Wednesday, February 11, 2009

Humor, Yes; Jokes, Seldom

“I deeply believe in humor; not in jokes.  Humor is spectacular!”

--Tom Peters

One of the signs of a neophyte preacher is the misuse of humor.  For people to stay interested in what you are saying and to identify with you a person, a sense of humor is essential to effective preaching.  That is not the same as telling jokes. 

image Every once in a while through the years, I have just “told a joke” in the midst of a sermon.  Sometimes I have prefaced it as “This really has nothing to do with the sermon, but…” or “The best joke I heard this past week was…”  

The goal of joke telling is often stated as two fold: to get the congregation in a mood to “hear” the sermon, and to provide a break from the sometimes hard work of thinking or working through a difficult passage.

I have pretty well abandoned that type of joke telling.  And the reason is that it almost always that it does the opposite.  If the joke is too good, people think about it and want to remember it to tell their friends on Monday morning. And if it is too bad…well, you know about that.

But a bigger reason is that I can’t waste a moment.  It is ALWAYS hard for me to stay within an allotted time period.  I always under estimate how long a sermon is going to be.  Therefore, I have to be tight with what I allow in the sermons. 

Therefore, the jokes pretty much have gone. 

Humor is a different thing.  A sermon MUST have humor.  I asked one of my associates one time to preach a sermon on the humor of Jesus.  People said it was the best sermon he ever did. Jesus is not thigh-slapping funny, but his words are filled with all sorts of things that surely made his hearers chuckle quietly, or give one another a knowing look.  “He gets it.  He understands.”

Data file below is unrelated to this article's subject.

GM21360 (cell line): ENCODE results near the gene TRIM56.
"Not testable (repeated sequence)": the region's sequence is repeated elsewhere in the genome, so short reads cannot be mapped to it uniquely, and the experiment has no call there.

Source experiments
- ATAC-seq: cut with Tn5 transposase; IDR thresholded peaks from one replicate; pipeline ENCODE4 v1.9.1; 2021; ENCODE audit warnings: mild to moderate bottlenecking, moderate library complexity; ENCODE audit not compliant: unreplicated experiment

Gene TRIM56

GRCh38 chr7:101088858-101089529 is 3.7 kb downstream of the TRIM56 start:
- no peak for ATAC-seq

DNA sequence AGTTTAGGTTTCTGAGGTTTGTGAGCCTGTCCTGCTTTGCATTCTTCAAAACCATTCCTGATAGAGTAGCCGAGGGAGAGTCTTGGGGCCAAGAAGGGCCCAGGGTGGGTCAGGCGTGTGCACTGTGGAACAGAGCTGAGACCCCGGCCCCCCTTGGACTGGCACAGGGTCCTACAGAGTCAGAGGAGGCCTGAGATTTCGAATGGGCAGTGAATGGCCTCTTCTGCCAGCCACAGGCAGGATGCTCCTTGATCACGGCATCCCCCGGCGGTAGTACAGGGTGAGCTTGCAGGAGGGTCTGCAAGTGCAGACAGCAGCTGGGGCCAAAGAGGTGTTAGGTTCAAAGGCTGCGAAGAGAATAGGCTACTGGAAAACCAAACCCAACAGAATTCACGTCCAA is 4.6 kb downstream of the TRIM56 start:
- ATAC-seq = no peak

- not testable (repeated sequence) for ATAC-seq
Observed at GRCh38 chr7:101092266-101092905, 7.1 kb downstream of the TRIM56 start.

In think through this, I remembered a Q&A I had heard Fred Craddock do a number of years ago. It was on a PreachingToday tape.  Here is what Craddock said:

I do not tell jokes in sermons—the chances of that being a mistake are awfully high. You can wade about half way in and then by the faces realize that everybody’s heard it & you don’t know whether to wade back or jump on the cross & apologize.

I had such a Messianic intensity when I first started preaching–that I couldn’t use any humor, because humor is actually a display of freedom. God was fred_craddock doing quite well before me and will probably keep the store open after I’m dead. Therefore, I developed a sense of my own unimportance as well as importance. And that sets you free.

In the world of communication, humor is the clearest indication of the grace of God. I don’t mean silly or painful things. But if you think about it, there is no humor that doesn’t deal with something serious. Humor has to have something significant. You actually have humor about funerals, about Eucharistic services….Where does humor take place? School, church, and places where something very serious is going on. There can be no humor about anything not serious.

It is a way of celebrating the freedom and the grace of God in the midst of what we’re doing. But it took me a long while to feel that. Part of it was I felt it was out of place. And then my own uptightness.

An old retired minister who saw I was too serious about everything, and he said to me, “When you get up to go to the church in the mornings, pause at the door of the house and have a prayer that God will be with you and bless your work. Then, put on your hat and go out and as you leave the house say to yourself, ‘Here goes nothing!’”

That will kind of set you up; free you: I’ve tried that and it seems to help.

I don’t know what it takes to have a sense of humor except freedom and the sense of pleasure and a sense of awe and amazement that we are doing this: that God has called us to do this of all things. Humor is good for that.

Amen.  Good words, FC.

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